Flashback to April 2016!
CS 491 Lecture 19 - Box Modeling

teaching machines

CS 318 Lab 15 – Tables

Dear students,

Today we explore the HTML table element. At its core, a table is just a grid of rows and columns. It supports headers, borders, and cells that extend across multiple columns and multiple rows.

Before div and CSS positioning came along, tables were the primary vehicle for structuring a page. It was awful. The W3C stated this in the HTML5 specification:

Tables should not be used as layout aids. Historically, many Web authors have tables in HTML as a way to control their page layout—making it difficult to extract tabular data from such documents. In particular, users of accessibility tools, like screen readers, are likely to find it very difficult to navigate pages with tables used for layout. If a table is to be used for layout it must be marked with the attribute role="presentation" for a user agent to properly represent the table to an assistive technology and to properly convey the intent of the author to tools that wish to extract tabular data from the document.

These days most professional web designers say that tables should only be used for grids of data. If you want to present a sphreadsheet-like listing of content, then tables are your vehicle.

Let’s introduce tables with two examples, one simple and one more complicated. Here’s the simple one:

And the wilder one:

We’ll build up the HTML for each. In the end we should arrive at something like this for the simple table:

<!DOCTYPE html>
<html>
<head>
  <title>...</title>
  <style>
td {
  border: 1px solid black;
  width: 5em;
}
  </style>
</head>
<body>
  <table>
    <tr>
      <th>Name</th>
      <th># Tattoos</th>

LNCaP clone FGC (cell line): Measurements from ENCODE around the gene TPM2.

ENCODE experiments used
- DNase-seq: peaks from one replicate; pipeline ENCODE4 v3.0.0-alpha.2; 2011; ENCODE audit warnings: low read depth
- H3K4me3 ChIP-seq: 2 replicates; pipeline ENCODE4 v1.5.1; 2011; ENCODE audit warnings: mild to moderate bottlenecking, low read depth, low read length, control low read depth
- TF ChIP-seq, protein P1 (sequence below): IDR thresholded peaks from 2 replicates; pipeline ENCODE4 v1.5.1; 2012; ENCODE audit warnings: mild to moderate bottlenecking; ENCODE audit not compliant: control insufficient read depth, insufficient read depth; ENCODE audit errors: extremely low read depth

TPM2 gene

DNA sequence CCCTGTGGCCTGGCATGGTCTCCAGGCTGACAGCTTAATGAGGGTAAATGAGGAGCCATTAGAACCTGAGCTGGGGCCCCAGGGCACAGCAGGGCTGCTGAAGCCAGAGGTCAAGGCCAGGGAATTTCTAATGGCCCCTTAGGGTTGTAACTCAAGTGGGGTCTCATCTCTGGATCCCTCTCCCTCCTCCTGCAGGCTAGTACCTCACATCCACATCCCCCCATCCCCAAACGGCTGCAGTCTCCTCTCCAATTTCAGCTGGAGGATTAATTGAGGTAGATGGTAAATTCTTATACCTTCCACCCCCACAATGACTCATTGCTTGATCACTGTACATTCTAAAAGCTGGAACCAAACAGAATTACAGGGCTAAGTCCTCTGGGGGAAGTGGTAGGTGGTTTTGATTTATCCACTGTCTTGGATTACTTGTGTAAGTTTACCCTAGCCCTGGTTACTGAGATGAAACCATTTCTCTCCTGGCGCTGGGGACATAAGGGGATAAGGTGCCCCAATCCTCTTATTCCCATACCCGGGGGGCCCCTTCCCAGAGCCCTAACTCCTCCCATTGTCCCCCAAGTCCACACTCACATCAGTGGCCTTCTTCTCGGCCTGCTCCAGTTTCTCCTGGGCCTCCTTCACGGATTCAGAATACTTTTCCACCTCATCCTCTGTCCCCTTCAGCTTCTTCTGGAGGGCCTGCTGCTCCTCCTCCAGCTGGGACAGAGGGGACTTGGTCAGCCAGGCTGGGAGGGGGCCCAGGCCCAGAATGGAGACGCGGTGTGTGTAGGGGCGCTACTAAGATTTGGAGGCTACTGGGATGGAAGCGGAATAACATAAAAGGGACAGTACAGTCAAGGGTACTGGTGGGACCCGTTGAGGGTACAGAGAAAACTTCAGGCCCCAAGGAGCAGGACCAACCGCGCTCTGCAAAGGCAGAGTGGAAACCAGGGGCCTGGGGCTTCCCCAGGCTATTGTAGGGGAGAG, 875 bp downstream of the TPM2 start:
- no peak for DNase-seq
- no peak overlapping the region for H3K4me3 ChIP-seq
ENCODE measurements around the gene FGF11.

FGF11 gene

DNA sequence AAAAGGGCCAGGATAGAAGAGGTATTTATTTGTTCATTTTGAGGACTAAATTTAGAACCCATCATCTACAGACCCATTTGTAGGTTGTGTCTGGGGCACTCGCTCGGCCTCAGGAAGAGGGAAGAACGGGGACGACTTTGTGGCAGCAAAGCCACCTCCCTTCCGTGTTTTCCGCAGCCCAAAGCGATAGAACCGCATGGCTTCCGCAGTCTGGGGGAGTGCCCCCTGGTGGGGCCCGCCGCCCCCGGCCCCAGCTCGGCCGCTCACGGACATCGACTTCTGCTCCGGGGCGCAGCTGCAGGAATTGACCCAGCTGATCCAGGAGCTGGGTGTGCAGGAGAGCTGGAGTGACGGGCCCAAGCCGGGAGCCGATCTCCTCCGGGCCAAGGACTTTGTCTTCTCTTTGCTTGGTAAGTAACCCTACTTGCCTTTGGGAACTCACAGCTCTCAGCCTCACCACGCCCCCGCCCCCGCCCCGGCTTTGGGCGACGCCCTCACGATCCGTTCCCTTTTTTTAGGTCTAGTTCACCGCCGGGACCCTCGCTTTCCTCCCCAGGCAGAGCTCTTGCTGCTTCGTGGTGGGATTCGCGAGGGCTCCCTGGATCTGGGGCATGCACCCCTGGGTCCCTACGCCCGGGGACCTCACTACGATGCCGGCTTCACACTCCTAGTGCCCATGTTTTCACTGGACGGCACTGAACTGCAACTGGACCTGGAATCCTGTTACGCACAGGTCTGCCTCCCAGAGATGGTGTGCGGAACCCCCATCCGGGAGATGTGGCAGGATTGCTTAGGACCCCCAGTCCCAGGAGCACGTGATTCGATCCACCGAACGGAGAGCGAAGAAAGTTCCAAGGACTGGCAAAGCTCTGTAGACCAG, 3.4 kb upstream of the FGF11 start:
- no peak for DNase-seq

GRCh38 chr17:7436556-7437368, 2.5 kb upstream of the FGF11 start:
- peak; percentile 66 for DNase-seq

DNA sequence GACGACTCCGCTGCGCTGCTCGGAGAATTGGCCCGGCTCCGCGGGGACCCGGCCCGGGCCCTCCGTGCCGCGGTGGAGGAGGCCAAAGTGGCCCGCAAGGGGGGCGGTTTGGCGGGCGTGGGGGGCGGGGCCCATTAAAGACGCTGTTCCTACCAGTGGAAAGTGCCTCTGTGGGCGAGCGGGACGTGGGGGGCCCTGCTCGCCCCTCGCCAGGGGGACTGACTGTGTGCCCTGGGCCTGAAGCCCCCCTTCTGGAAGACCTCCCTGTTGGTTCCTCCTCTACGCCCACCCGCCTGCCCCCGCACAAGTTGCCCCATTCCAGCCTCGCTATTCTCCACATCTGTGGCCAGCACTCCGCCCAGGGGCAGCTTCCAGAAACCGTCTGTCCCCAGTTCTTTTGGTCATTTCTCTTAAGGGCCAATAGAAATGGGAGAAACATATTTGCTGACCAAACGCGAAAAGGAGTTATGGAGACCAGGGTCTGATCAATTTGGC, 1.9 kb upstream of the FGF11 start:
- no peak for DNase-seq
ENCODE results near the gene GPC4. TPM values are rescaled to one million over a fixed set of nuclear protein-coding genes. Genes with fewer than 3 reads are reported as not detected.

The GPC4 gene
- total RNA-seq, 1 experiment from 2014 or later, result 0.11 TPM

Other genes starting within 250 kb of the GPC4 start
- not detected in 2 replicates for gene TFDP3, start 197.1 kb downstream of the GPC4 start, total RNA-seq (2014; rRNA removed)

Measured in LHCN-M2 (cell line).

<th>GPA</th>
    </tr>
    <tr>
      <td>A</td>
      <td>B</td>
      <td>C</td>
    </tr>
    <tr>
      <td>D</td>
      <td>E</td>
      <td>F</td>
    </tr>
  </table>
</body>
</html>

And this for the more complex table:

<!DOCTYPE html>
<html>
<head>
  <title>...</title>
  <style>
td {
  border: 1px solid black;
  width: 5em;
}
  </style>
</head>
<body>
  <table>
    <tr>
      <td rowspan="2">A</td>
      <td>B</td>
      <td>C</td>
    </tr>
    <tr>
      <td colspan="2">D</td>
    </tr>
    <tr>
      <td>E</td>
      <td>F</td>
      <td>G</td>
    </tr>
  </table>
</body>
</html>

Here’s your TODO list:

See you next time!

Sincerely,

Lab

First create a lab15 directory. Add a partners.html and include your first names and last initials.

Bingo Card

Create in bingo.html a table displaying a bingo card with numbers of your choosing. Bingo cards have 6 rows. The top row holders the headers B-I-N-G-O. The B columns holds five numbers 1-15, the I column holds five numbers in 16-30, and so on.

Your page should like something like this when rendered:

Schedule

Create in schedule.html a table displaying one of your weekly schedules (or make one up). Each row represents a half-hour. Place your routine activities like classes, work, yoga, bingo night, student organization meetings, and so on in the table. If an activity takes more than a half-hour, extends its cell the appropriate number of rows. If an activity occurs on multiple contiguous days (like lunch everyday at noon), extends its cell the appropriate number of columns. Label the rows and columns.

Do Something Interesting

Create in custom.html a tabular display of some data of your choosing. The only criteria is…

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